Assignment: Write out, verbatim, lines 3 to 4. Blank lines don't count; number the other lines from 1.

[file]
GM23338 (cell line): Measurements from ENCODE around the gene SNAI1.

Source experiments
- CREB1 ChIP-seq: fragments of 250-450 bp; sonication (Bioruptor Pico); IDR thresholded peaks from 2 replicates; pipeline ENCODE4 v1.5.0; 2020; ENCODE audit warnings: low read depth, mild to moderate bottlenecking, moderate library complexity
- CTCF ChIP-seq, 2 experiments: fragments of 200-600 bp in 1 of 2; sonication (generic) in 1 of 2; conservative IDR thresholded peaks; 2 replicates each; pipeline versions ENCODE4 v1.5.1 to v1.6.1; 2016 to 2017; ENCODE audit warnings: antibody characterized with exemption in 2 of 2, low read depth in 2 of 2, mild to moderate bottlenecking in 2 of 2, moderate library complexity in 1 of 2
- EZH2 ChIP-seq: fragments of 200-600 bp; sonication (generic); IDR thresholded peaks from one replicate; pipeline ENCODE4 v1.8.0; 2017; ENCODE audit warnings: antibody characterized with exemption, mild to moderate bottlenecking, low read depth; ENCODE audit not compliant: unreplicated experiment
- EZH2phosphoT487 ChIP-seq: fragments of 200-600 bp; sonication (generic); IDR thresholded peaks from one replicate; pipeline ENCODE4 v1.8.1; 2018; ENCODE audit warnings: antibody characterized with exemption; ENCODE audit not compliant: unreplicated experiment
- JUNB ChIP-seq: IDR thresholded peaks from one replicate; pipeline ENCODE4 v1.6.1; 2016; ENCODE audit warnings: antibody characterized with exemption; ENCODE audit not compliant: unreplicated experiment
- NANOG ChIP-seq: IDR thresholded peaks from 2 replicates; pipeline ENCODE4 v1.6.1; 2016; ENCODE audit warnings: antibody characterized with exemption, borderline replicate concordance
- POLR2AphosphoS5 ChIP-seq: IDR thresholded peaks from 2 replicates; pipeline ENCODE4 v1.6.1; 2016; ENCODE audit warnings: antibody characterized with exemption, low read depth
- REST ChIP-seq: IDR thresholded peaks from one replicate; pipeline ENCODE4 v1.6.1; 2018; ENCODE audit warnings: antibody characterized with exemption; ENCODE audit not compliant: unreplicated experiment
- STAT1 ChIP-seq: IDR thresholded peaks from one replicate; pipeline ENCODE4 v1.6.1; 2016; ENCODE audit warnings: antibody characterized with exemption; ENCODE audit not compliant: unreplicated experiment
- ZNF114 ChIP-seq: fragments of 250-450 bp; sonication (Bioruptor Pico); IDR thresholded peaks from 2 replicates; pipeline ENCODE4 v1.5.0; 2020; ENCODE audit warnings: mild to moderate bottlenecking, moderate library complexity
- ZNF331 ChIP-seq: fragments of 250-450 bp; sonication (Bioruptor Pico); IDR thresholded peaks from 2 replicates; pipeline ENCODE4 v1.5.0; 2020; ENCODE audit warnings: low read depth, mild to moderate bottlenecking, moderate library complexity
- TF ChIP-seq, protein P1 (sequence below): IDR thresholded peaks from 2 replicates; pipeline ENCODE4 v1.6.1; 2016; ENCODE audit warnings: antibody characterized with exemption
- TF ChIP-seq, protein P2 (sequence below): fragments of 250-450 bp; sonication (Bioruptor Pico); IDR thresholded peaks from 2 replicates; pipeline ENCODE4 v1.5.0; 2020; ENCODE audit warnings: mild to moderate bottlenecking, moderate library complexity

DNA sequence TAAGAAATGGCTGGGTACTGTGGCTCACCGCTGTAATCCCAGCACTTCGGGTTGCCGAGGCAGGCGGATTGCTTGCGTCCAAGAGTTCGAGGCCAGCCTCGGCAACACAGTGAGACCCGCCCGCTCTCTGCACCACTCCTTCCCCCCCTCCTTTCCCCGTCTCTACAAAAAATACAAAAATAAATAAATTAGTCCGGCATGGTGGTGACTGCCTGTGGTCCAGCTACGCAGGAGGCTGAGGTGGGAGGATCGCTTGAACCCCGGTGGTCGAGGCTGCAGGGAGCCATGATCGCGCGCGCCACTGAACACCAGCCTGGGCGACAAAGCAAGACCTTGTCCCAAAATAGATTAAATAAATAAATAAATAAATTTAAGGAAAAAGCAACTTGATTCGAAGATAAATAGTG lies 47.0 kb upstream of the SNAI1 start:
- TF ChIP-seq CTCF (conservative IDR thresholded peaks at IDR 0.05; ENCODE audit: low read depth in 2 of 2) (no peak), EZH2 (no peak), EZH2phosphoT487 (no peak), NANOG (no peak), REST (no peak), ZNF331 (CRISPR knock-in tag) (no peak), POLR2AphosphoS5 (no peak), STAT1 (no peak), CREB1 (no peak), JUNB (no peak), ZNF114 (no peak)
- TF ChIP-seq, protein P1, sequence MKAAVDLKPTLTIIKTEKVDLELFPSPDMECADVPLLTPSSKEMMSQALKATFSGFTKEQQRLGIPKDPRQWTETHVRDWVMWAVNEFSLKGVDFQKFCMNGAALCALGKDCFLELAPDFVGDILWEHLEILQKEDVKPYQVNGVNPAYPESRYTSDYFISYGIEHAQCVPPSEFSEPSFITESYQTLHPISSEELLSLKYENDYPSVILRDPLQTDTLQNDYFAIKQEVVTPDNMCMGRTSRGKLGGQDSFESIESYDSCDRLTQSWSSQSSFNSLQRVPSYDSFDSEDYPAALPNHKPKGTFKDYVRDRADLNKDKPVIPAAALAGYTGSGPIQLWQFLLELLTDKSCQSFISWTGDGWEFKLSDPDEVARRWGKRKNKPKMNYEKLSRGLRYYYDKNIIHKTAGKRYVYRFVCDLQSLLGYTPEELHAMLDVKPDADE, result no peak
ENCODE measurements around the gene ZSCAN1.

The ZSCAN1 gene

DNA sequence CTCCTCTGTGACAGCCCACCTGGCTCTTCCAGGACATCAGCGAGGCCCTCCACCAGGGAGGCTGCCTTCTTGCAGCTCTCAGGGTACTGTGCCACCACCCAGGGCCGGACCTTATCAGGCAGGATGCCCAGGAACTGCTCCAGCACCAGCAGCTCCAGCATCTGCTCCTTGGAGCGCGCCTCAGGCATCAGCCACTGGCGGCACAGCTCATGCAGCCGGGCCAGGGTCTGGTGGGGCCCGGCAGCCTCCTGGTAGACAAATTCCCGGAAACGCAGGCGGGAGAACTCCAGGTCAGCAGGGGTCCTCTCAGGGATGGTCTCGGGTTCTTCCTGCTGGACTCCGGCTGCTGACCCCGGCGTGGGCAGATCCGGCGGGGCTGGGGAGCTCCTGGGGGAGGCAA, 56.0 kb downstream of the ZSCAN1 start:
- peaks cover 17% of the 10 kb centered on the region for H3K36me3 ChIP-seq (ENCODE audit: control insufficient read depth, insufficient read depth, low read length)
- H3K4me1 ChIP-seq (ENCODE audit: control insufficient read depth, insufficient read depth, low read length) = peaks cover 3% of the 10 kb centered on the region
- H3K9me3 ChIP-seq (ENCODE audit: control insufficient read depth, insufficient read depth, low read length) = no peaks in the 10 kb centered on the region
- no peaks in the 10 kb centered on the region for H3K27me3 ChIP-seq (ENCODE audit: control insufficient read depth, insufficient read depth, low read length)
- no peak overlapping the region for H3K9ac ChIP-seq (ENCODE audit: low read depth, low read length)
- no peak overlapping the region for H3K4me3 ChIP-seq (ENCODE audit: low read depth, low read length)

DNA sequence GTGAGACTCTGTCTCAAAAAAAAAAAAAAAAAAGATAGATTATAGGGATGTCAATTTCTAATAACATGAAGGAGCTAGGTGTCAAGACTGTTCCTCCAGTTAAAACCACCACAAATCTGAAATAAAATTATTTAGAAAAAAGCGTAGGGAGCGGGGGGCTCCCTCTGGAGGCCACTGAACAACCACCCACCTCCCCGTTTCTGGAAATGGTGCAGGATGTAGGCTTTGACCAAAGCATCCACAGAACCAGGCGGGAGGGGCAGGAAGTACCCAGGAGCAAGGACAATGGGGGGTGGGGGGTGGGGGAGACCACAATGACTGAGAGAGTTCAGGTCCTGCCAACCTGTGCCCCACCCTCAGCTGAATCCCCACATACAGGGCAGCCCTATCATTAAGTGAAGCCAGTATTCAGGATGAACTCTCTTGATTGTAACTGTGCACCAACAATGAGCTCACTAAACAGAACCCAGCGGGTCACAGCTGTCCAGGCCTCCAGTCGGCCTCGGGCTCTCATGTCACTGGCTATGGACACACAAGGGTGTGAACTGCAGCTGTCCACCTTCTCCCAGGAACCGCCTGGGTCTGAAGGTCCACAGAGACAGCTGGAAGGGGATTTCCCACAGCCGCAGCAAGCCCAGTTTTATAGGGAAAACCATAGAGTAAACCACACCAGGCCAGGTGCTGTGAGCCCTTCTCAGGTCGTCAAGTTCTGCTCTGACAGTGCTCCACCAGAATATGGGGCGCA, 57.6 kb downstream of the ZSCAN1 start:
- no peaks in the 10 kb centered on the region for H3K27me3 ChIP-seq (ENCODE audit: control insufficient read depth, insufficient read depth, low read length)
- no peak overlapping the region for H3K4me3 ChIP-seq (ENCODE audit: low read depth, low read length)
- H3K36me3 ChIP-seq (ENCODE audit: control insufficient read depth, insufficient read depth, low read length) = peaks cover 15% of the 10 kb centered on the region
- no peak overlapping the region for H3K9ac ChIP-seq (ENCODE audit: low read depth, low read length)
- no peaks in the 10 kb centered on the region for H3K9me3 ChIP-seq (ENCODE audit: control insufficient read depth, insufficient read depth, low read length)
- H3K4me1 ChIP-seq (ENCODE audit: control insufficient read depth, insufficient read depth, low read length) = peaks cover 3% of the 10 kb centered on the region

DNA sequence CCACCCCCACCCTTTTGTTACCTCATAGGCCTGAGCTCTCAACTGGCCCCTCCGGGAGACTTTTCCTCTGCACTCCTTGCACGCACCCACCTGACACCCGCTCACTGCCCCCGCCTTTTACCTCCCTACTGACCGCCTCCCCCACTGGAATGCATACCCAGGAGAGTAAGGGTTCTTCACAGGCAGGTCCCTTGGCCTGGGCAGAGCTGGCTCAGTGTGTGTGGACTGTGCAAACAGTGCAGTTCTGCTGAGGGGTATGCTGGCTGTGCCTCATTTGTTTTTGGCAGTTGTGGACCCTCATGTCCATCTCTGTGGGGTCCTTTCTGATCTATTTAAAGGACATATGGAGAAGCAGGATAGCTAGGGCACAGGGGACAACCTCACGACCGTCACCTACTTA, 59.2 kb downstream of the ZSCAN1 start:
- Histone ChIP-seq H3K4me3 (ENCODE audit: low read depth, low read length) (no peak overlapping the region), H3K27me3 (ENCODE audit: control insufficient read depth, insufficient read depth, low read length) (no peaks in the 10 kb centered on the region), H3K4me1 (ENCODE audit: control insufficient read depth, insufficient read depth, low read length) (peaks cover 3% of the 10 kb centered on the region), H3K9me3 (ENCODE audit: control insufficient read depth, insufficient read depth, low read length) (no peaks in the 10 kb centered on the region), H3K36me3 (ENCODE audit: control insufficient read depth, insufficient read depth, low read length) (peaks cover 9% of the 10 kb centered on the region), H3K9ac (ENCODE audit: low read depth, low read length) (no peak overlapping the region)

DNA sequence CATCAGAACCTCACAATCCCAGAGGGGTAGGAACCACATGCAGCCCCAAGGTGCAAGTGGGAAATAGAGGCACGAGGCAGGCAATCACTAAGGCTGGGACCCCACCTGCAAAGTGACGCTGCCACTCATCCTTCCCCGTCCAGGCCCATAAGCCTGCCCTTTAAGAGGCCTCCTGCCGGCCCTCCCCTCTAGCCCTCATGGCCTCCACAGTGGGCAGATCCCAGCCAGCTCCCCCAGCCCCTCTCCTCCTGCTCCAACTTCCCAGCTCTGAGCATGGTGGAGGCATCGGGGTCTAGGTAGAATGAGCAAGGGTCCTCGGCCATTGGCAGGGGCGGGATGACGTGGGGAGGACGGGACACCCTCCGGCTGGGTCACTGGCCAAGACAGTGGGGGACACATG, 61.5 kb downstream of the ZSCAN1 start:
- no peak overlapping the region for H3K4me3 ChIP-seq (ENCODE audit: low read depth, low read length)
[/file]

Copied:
- CREB1 ChIP-seq: fragments of 250-450 bp; sonication (Bioruptor Pico); IDR thresholded peaks from 2 replicates; pipeline ENCODE4 v1.5.0; 2020; ENCODE audit warnings: low read depth, mild to moderate bottlenecking, moderate library complexity
- CTCF ChIP-seq, 2 experiments: fragments of 200-600 bp in 1 of 2; sonication (generic) in 1 of 2; conservative IDR thresholded peaks; 2 replicates each; pipeline versions ENCODE4 v1.5.1 to v1.6.1; 2016 to 2017; ENCODE audit warnings: antibody characterized with exemption in 2 of 2, low read depth in 2 of 2, mild to moderate bottlenecking in 2 of 2, moderate library complexity in 1 of 2